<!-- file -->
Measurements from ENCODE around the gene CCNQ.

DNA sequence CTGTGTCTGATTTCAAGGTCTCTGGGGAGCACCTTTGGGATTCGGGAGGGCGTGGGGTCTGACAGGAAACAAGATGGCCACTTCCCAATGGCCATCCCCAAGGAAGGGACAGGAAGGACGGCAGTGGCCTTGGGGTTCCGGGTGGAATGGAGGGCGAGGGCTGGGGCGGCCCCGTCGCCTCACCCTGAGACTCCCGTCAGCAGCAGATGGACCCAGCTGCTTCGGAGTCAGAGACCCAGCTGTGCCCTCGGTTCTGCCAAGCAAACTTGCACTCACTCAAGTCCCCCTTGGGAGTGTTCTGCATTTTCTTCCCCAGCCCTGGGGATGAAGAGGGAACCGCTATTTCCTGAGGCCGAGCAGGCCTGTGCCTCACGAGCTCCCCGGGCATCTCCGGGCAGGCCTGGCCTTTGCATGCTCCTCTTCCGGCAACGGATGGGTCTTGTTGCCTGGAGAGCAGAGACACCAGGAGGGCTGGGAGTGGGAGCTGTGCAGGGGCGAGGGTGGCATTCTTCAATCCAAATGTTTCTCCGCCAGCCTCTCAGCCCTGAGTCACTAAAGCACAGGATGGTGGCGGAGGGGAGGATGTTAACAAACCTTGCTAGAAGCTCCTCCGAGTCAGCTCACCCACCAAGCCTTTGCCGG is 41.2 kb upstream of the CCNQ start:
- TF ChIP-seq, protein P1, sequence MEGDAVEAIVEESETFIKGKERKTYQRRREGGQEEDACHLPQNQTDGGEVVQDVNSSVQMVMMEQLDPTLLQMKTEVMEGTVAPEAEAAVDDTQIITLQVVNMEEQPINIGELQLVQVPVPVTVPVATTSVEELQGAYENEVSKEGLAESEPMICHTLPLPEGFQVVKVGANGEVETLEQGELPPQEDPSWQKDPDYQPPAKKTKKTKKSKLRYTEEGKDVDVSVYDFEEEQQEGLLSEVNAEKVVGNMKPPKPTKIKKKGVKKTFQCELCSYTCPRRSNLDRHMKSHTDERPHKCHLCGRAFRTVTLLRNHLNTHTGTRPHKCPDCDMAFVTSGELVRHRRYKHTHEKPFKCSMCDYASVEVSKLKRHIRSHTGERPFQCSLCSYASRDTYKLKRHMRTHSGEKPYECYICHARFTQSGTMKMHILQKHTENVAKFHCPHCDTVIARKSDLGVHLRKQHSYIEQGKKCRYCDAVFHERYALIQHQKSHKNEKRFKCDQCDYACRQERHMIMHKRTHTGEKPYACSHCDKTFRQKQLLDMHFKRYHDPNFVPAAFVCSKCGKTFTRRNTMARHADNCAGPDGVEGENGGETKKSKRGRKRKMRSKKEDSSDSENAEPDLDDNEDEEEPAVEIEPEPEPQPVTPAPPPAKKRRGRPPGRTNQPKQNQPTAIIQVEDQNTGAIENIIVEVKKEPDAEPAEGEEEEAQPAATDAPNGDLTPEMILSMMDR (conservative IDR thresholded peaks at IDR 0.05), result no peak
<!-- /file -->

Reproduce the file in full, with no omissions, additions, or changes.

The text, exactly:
Measurements from ENCODE around the gene CCNQ.

DNA sequence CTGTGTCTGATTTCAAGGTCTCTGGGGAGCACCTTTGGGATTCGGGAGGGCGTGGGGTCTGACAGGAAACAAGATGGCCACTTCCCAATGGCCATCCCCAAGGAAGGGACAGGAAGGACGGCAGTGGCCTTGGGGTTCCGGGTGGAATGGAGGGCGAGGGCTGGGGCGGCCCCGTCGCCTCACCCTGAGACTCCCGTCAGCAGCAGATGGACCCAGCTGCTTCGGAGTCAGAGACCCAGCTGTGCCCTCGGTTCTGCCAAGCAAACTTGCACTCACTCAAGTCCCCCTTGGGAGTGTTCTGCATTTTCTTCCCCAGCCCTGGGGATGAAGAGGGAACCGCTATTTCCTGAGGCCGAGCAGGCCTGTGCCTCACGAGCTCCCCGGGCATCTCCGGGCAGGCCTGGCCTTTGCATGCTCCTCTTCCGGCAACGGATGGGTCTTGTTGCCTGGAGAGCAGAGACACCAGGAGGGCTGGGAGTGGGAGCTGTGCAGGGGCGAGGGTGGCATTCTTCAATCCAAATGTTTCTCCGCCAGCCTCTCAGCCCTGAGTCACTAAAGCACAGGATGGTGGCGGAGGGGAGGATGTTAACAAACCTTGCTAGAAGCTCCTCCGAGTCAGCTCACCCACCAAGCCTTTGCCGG is 41.2 kb upstream of the CCNQ start:
- TF ChIP-seq, protein P1, sequence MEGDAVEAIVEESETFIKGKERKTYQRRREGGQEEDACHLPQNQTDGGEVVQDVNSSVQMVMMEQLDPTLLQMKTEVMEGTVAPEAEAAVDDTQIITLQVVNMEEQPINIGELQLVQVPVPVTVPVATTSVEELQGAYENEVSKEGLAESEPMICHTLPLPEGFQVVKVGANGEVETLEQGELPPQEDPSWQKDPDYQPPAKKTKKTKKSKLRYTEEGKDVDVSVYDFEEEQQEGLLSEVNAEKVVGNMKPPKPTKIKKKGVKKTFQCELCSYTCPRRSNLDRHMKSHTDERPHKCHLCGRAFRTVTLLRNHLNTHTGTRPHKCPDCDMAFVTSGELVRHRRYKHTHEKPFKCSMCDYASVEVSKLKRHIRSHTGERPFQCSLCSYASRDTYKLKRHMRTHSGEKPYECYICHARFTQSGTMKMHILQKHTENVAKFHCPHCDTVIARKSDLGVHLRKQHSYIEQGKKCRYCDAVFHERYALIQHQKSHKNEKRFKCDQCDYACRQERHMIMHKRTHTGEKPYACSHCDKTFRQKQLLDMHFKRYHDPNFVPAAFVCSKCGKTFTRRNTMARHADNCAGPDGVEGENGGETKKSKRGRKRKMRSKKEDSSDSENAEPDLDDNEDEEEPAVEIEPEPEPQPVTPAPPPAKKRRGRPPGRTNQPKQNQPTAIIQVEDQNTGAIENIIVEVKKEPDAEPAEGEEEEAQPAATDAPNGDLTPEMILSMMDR (conservative IDR thresholded peaks at IDR 0.05), result no peak